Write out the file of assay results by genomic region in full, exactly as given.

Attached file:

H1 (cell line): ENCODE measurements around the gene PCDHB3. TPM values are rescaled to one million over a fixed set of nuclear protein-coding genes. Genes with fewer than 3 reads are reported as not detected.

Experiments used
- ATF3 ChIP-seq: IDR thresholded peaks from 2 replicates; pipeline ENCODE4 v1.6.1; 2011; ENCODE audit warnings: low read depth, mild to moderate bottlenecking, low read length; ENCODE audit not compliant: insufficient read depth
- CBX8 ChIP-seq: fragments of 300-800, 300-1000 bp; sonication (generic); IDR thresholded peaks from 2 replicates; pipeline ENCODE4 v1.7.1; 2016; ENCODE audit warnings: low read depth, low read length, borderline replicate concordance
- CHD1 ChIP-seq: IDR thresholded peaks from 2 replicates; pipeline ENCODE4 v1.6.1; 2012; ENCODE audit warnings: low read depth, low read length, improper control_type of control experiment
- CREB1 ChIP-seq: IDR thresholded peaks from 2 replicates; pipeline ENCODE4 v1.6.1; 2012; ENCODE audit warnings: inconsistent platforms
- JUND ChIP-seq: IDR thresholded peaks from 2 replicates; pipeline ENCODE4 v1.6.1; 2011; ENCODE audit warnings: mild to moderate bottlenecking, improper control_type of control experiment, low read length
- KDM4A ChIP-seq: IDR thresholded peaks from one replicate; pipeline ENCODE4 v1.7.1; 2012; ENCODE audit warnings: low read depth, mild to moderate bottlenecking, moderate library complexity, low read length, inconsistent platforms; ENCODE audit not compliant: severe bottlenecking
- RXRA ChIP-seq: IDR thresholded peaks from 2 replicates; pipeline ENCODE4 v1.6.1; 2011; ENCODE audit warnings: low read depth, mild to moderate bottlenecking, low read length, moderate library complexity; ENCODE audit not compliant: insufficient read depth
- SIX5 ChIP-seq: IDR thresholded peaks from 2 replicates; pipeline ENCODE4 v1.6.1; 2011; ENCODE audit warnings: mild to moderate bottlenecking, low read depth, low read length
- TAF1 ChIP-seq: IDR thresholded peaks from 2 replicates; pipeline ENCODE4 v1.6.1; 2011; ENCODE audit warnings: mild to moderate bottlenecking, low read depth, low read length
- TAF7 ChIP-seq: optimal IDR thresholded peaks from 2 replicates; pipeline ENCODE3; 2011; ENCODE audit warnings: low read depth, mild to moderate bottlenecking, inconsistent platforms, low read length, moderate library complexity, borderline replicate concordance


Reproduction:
H1 (cell line): ENCODE measurements around the gene PCDHB3. TPM values are rescaled to one million over a fixed set of nuclear protein-coding genes. Genes with fewer than 3 reads are reported as not detected.

Experiments used
- ATF3 ChIP-seq: IDR thresholded peaks from 2 replicates; pipeline ENCODE4 v1.6.1; 2011; ENCODE audit warnings: low read depth, mild to moderate bottlenecking, low read length; ENCODE audit not compliant: insufficient read depth
- CBX8 ChIP-seq: fragments of 300-800, 300-1000 bp; sonication (generic); IDR thresholded peaks from 2 replicates; pipeline ENCODE4 v1.7.1; 2016; ENCODE audit warnings: low read depth, low read length, borderline replicate concordance
- CHD1 ChIP-seq: IDR thresholded peaks from 2 replicates; pipeline ENCODE4 v1.6.1; 2012; ENCODE audit warnings: low read depth, low read length, improper control_type of control experiment
- CREB1 ChIP-seq: IDR thresholded peaks from 2 replicates; pipeline ENCODE4 v1.6.1; 2012; ENCODE audit warnings: inconsistent platforms
- JUND ChIP-seq: IDR thresholded peaks from 2 replicates; pipeline ENCODE4 v1.6.1; 2011; ENCODE audit warnings: mild to moderate bottlenecking, improper control_type of control experiment, low read length
- KDM4A ChIP-seq: IDR thresholded peaks from one replicate; pipeline ENCODE4 v1.7.1; 2012; ENCODE audit warnings: low read depth, mild to moderate bottlenecking, moderate library complexity, low read length, inconsistent platforms; ENCODE audit not compliant: severe bottlenecking
- RXRA ChIP-seq: IDR thresholded peaks from 2 replicates; pipeline ENCODE4 v1.6.1; 2011; ENCODE audit warnings: low read depth, mild to moderate bottlenecking, low read length, moderate library complexity; ENCODE audit not compliant: insufficient read depth
- SIX5 ChIP-seq: IDR thresholded peaks from 2 replicates; pipeline ENCODE4 v1.6.1; 2011; ENCODE audit warnings: mild to moderate bottlenecking, low read depth, low read length
- TAF1 ChIP-seq: IDR thresholded peaks from 2 replicates; pipeline ENCODE4 v1.6.1; 2011; ENCODE audit warnings: mild to moderate bottlenecking, low read depth, low read length
- TAF7 ChIP-seq: optimal IDR thresholded peaks from 2 replicates; pipeline ENCODE3; 2011; ENCODE audit warnings: low read depth, mild to moderate bottlenecking, inconsistent platforms, low read length, moderate library complexity, borderline replicate concordance